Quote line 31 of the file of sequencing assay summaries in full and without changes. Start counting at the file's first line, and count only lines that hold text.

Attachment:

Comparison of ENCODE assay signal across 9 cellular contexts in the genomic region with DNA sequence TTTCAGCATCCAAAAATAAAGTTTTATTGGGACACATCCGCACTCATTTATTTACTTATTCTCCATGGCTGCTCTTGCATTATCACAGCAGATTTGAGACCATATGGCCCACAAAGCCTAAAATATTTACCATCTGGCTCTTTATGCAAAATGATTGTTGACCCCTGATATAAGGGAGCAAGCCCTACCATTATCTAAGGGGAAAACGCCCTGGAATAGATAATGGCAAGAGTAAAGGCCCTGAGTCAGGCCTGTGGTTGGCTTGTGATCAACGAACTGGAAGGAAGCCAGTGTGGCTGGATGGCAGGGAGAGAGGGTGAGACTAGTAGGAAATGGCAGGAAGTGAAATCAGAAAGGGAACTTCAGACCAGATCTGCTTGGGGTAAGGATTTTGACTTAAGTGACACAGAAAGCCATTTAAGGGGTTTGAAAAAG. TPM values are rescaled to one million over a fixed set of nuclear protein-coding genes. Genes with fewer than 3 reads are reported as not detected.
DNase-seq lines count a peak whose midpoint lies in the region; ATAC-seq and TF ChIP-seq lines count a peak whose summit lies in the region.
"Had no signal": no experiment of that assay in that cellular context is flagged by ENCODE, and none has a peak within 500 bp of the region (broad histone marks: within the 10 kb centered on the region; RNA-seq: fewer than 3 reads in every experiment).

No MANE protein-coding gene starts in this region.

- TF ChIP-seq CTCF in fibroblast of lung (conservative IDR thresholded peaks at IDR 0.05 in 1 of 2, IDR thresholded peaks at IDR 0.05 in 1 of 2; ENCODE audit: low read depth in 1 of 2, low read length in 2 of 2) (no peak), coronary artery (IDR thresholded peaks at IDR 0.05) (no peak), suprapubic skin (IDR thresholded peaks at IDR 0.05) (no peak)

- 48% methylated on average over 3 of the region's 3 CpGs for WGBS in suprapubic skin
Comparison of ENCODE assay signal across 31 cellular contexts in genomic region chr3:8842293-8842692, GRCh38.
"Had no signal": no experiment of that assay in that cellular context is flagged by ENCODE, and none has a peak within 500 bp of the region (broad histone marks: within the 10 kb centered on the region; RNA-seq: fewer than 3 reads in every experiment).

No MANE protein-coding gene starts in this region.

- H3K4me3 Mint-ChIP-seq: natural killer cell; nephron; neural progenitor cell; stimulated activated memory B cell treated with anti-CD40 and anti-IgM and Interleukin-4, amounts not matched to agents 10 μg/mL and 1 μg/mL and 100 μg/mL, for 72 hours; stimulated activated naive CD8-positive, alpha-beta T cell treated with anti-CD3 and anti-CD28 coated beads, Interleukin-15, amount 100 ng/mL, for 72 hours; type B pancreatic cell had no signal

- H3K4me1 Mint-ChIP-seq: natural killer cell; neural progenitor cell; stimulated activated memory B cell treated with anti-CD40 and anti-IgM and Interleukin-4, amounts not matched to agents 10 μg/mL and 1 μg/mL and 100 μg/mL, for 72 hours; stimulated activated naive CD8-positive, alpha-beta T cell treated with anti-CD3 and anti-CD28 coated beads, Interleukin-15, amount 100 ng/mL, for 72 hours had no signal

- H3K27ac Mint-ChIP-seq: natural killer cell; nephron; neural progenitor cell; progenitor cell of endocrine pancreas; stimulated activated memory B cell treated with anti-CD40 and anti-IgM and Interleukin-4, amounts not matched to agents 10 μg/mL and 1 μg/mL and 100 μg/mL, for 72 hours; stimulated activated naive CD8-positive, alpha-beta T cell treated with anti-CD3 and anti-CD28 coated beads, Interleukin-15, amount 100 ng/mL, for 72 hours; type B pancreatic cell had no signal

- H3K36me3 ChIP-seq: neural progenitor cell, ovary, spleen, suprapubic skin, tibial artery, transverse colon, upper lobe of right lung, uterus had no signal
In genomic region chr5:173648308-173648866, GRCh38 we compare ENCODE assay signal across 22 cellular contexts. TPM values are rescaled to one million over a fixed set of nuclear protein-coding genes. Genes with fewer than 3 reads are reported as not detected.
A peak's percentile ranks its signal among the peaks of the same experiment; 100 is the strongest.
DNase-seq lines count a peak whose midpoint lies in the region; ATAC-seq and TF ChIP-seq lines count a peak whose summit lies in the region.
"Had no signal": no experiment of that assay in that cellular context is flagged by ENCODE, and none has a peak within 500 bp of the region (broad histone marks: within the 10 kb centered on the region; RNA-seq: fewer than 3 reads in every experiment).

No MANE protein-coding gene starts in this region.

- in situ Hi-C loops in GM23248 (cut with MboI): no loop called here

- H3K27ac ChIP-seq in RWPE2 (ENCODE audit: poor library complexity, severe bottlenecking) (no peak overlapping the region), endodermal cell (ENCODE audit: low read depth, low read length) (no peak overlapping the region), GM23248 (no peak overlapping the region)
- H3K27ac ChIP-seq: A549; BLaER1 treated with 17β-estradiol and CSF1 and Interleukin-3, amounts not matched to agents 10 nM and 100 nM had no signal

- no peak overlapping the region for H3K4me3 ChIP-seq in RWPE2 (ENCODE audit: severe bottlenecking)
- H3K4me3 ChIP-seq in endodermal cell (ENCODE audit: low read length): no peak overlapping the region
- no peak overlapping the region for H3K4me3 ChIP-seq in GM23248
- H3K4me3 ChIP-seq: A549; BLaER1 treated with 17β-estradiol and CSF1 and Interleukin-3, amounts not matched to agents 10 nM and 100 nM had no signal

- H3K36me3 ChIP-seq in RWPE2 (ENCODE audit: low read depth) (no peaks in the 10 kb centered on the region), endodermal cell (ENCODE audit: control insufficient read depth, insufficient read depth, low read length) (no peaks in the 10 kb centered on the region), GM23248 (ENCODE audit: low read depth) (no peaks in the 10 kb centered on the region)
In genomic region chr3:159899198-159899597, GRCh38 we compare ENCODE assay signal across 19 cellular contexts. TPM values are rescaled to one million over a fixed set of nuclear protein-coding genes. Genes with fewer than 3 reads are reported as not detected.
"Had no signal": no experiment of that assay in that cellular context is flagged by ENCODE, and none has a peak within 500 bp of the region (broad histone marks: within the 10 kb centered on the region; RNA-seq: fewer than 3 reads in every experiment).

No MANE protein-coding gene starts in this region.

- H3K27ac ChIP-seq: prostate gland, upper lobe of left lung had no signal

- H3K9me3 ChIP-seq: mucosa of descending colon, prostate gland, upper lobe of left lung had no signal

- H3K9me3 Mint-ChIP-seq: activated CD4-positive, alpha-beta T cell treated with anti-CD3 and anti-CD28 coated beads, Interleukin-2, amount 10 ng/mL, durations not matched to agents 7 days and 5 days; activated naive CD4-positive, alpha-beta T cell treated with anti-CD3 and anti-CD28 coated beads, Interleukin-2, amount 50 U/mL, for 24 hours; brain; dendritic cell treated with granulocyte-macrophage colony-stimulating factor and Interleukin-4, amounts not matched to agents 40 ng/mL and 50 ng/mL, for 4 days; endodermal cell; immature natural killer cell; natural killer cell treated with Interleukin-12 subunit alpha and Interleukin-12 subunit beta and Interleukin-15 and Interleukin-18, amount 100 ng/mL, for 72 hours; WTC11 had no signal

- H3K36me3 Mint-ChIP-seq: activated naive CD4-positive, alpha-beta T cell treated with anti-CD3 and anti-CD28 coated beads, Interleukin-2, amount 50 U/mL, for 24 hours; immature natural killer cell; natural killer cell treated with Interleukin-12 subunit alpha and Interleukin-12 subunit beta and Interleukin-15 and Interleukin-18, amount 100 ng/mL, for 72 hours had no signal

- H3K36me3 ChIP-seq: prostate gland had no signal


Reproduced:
- H3K9me3 ChIP-seq: mucosa of descending colon, prostate gland, upper lobe of left lung had no signal